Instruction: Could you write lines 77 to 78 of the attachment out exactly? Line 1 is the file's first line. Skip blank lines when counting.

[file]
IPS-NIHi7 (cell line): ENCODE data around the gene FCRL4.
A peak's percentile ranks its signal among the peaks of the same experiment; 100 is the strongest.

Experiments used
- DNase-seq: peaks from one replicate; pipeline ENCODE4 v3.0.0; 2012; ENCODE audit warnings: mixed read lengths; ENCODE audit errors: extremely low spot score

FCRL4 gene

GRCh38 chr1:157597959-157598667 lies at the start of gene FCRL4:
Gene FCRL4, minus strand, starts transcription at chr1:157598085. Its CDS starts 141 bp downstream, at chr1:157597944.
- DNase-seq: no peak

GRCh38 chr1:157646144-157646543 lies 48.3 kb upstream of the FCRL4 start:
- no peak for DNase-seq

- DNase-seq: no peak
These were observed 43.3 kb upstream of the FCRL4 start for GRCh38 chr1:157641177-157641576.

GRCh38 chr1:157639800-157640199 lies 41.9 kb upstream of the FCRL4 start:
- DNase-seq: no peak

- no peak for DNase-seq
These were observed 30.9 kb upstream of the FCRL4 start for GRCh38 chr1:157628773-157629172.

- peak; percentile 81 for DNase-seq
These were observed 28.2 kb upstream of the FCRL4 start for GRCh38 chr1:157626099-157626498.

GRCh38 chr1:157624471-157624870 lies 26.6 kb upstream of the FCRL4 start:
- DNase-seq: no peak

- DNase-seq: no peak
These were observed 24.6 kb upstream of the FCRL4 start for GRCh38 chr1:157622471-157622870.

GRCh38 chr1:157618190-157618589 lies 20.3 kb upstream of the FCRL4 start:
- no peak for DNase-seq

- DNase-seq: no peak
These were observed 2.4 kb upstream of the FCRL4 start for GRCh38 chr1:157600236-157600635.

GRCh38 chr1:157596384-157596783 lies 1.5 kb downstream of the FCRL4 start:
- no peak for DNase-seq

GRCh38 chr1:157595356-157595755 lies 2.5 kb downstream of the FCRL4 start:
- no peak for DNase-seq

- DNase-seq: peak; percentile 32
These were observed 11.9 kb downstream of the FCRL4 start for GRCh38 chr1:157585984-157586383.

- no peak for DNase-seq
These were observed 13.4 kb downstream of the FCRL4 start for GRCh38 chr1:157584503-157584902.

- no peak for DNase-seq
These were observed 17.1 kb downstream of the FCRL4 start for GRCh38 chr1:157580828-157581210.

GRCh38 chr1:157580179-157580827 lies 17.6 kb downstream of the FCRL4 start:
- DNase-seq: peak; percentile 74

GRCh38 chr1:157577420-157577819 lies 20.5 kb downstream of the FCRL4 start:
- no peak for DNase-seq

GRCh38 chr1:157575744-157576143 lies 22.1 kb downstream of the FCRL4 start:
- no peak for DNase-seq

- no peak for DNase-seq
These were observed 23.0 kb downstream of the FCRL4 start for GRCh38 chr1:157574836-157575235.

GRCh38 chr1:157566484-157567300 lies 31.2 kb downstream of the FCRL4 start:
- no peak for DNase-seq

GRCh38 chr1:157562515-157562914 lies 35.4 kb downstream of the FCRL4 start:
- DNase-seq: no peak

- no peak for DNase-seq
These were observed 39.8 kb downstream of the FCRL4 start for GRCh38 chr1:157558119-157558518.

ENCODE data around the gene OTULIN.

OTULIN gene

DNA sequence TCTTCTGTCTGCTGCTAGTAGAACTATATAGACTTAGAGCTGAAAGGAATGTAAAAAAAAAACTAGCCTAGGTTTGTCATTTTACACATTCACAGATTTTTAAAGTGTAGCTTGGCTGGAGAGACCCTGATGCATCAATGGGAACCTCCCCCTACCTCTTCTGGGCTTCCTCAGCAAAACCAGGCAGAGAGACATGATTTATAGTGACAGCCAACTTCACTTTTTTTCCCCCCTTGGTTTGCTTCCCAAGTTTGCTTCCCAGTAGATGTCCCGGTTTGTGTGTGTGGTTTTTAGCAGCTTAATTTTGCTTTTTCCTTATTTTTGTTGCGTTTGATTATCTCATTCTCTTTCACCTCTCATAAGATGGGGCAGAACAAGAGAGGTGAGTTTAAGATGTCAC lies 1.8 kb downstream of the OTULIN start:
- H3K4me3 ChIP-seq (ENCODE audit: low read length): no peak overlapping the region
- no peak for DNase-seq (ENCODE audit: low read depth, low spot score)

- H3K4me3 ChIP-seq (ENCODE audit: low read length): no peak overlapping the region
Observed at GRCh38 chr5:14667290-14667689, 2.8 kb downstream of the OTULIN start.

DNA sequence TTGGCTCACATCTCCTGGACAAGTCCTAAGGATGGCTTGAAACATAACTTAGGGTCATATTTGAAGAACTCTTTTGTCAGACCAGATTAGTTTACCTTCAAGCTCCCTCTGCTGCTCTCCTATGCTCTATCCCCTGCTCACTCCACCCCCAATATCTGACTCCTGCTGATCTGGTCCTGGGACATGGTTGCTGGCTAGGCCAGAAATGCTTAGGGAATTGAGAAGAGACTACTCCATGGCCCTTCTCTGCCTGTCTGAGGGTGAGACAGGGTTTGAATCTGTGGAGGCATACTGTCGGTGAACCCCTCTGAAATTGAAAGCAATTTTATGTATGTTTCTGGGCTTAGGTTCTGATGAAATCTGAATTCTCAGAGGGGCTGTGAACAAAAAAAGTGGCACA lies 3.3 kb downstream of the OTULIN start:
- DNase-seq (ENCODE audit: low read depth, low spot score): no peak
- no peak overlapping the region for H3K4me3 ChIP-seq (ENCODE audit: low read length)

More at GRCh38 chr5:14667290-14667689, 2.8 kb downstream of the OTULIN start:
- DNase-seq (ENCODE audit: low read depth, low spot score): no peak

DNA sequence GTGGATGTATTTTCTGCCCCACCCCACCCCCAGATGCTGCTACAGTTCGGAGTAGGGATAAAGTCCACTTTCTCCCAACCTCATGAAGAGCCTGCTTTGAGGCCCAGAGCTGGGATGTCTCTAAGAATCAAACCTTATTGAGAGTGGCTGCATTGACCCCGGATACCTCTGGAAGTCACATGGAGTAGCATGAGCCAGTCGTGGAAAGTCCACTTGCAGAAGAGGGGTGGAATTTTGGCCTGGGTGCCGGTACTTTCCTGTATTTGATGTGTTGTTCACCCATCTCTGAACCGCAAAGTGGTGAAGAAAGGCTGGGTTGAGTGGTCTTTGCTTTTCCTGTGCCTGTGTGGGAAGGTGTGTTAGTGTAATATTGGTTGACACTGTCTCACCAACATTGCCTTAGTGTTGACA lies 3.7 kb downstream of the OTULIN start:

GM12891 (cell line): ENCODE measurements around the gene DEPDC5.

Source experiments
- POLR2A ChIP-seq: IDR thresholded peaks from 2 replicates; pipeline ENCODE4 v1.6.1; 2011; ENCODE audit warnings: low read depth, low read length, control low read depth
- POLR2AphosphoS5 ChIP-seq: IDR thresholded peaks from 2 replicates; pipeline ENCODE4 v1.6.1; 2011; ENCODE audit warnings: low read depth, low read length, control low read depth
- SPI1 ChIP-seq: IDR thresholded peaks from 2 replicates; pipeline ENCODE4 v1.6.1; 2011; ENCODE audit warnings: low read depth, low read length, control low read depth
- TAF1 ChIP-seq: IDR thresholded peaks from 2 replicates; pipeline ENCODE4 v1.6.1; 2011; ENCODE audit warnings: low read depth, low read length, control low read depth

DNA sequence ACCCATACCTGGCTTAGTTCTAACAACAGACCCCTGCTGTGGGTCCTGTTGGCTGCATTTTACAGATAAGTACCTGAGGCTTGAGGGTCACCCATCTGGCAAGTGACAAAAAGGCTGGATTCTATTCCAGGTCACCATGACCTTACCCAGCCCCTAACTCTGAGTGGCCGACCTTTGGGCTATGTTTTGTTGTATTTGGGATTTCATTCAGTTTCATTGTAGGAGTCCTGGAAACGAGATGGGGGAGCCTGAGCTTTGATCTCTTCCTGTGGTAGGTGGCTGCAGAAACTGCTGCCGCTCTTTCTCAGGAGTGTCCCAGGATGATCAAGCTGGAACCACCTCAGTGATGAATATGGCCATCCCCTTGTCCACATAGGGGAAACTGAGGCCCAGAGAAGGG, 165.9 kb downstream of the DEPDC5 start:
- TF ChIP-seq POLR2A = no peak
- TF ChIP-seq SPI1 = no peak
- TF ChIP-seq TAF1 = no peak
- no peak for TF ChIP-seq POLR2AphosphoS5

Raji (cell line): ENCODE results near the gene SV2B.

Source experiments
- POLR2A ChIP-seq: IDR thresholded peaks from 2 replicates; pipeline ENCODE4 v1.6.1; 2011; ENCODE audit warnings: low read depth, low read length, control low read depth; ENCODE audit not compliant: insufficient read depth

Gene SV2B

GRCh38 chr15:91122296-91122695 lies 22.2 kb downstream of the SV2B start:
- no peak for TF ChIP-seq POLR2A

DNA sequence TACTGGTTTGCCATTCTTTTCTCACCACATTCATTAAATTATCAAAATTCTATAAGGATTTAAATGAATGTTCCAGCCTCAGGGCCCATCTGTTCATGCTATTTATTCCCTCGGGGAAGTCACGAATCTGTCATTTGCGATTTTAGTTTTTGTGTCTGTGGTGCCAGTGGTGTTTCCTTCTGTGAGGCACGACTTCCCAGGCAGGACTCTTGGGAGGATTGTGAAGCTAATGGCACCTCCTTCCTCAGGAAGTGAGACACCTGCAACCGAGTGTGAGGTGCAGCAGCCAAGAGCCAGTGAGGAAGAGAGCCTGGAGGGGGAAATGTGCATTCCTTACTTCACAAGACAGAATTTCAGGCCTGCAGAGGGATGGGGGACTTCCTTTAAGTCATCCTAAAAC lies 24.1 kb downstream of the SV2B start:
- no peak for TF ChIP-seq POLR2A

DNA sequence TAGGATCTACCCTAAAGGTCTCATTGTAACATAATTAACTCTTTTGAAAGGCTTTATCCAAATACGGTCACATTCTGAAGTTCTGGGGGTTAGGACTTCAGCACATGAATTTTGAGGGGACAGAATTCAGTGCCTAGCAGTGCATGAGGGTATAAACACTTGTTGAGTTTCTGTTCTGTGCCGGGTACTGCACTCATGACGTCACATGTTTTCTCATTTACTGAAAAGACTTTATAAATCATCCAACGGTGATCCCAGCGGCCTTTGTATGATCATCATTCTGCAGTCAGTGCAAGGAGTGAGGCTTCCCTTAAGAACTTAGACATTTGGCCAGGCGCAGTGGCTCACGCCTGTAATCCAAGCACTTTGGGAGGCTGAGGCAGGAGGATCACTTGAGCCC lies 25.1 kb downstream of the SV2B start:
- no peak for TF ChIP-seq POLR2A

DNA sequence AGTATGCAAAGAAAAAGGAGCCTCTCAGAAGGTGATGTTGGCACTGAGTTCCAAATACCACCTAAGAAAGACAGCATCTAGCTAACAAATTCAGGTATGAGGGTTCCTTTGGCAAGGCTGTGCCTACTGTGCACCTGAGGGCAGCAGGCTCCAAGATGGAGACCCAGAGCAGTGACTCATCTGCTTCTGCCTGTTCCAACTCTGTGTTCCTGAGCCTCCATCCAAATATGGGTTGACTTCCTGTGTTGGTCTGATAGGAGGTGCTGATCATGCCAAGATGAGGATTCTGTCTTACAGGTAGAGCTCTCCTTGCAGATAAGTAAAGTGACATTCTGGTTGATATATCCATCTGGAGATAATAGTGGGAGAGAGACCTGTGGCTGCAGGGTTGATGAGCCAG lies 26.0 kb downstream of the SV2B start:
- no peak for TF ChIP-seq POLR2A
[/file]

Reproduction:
- POLR2A ChIP-seq: IDR thresholded peaks from 2 replicates; pipeline ENCODE4 v1.6.1; 2011; ENCODE audit warnings: low read depth, low read length, control low read depth; ENCODE audit not compliant: insufficient read depth

Gene SV2B